> But your average slow code wont perform well on 10Gb.
Yup, that really does require looking at things differently, measuring things differently. You actually need to have some kind of mechanical sympathy to remain efficient. Or build off of a project that does that for you, like Snabb Switch.
Not necessary if you can displace your own purchases, but my first thought was that maybe you could do something like "Amazon Glacier", offering distributed but rarely used storage for a fee. I presume that Amazon offers this because they have a similar surplus of live empty disk space.
I know you are joking about the Bitcoin mining, but my second thought was that maybe there is a parallel 'proof of storage' idea. There could be a public market for backup storage, where instead of being paid for 'proof of work' one is randomly tested for 'proof of backup'. You say you'll store something, and you are paid based on your ability to answer random 'challenge' requests in a timely manner.
And then I noticed another front page article on HN from someone writing software that could do something very similar:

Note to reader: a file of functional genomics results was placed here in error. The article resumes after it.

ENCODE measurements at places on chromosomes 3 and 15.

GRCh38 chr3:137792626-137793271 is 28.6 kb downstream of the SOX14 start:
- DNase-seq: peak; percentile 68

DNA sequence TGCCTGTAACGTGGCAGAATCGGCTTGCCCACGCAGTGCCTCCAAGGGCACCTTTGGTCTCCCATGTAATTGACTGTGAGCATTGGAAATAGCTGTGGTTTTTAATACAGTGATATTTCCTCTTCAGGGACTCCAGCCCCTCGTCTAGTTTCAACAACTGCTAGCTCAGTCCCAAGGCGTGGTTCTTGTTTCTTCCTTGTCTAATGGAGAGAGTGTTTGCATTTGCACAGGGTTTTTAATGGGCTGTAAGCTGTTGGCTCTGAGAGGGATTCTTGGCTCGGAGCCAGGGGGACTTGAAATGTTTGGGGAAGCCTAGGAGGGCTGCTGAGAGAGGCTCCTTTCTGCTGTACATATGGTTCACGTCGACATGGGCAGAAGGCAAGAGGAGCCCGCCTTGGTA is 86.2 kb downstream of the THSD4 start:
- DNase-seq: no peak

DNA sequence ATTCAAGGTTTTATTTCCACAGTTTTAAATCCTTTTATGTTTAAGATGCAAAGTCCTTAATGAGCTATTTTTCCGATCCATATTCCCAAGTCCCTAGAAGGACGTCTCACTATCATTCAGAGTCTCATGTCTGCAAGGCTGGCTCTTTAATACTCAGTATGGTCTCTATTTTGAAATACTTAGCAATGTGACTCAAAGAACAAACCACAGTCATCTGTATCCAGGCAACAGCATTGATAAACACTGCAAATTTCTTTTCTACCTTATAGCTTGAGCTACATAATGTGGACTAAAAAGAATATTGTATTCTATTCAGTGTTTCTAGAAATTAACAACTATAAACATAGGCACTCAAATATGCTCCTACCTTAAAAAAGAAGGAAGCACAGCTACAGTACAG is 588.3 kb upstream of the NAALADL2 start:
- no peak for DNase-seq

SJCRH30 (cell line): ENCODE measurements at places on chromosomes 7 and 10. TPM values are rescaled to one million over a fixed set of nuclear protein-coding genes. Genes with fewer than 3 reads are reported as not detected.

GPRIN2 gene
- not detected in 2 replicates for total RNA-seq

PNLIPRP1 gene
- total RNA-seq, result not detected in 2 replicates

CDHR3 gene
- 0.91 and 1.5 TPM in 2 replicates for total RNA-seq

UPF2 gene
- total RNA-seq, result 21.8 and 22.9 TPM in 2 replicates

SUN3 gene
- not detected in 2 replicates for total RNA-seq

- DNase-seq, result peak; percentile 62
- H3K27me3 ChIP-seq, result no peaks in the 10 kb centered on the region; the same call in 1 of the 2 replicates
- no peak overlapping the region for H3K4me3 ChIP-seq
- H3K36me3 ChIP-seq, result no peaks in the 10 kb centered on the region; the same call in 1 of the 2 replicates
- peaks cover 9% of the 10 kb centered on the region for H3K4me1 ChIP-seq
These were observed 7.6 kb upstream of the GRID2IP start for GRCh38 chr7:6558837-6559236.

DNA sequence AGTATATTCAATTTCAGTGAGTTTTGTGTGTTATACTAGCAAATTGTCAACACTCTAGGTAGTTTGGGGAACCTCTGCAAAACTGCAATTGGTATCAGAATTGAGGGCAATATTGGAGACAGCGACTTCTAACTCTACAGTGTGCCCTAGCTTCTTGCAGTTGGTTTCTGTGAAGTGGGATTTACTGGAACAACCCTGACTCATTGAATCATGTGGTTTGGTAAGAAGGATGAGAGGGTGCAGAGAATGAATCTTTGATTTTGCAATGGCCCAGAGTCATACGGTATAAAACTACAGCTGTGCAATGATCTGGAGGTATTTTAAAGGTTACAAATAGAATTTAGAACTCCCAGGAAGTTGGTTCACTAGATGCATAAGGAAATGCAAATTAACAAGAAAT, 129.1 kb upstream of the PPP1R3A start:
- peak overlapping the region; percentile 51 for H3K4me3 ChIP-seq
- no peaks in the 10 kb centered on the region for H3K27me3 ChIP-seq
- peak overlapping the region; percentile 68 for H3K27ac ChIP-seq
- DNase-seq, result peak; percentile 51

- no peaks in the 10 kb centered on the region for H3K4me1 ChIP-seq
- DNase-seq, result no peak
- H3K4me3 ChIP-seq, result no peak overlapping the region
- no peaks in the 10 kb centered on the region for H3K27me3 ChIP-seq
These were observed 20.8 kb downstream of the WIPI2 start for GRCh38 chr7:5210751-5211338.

Perhaps you could be his backend.
If you can save an order of magnitude in machines, you will always avoid some scaling problem. 10 machines, 100 machines, and 1000 machines all have different problems.
Of course, that's not always what your software needs or wants, but in the case of internet backend software and hardware, it's a huge difference if your servers have 1, 10 or 100 times the throughput.
Also, many developers are client developers where this is a not the problem it used to be.
In 1990, when a game didn't fit into a few kB of memory or didn't ran fast enough, the developer assembler-optimized the hell out of it, today most of this doesn't matter except for the software everyone uses but noone writes (your ISPs webmail, dropbox, twitter and whatever internet site has enough users).